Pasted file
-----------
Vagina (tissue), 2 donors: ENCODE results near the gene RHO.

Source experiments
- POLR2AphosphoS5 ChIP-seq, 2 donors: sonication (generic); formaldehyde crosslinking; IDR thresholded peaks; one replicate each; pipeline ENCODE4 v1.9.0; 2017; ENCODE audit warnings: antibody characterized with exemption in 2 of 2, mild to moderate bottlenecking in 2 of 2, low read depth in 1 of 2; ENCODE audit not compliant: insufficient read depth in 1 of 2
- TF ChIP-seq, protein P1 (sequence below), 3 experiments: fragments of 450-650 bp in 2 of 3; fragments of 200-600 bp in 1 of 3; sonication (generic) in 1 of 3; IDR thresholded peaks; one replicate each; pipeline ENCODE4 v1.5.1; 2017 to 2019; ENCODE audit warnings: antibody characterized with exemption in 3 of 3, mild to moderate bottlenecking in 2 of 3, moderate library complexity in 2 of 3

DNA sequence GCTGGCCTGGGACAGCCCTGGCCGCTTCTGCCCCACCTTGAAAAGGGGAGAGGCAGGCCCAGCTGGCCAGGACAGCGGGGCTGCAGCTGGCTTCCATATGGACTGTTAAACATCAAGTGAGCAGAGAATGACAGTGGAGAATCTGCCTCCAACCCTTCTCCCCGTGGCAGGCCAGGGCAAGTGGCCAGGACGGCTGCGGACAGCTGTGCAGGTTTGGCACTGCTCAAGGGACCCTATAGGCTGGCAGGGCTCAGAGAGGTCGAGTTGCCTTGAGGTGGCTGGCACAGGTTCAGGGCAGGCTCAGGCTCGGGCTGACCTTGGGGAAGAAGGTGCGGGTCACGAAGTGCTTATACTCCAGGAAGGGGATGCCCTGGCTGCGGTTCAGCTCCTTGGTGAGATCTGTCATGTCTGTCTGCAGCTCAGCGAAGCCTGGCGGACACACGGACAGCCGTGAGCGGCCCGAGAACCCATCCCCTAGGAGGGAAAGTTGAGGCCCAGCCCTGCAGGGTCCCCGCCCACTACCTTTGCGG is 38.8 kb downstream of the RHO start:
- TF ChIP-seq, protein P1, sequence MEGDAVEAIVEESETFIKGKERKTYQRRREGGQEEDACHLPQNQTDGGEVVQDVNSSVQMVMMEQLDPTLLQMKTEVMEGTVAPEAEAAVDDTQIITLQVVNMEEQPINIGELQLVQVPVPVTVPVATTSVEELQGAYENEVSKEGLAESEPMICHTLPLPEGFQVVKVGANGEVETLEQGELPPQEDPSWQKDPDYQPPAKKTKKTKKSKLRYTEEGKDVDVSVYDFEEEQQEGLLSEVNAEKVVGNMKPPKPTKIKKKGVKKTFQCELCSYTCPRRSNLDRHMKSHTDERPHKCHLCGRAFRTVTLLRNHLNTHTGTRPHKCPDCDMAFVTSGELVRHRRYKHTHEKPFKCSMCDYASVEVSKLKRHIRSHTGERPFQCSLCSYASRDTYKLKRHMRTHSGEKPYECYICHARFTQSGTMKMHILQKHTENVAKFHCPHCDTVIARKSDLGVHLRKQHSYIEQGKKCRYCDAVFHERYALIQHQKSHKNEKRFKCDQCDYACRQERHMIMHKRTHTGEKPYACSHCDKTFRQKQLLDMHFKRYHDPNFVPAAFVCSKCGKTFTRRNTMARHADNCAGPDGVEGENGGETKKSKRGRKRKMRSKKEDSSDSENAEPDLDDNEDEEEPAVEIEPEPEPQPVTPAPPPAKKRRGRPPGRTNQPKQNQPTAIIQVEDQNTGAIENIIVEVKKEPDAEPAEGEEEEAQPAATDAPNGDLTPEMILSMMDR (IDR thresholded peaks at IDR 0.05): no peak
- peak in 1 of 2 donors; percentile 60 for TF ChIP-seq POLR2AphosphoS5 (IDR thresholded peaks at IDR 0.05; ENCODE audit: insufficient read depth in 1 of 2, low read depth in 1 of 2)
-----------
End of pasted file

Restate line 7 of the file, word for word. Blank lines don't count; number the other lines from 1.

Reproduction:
- peak in 1 of 2 donors; percentile 60 for TF ChIP-seq POLR2AphosphoS5 (IDR thresholded peaks at IDR 0.05; ENCODE audit: insufficient read depth in 1 of 2, low read depth in 1 of 2)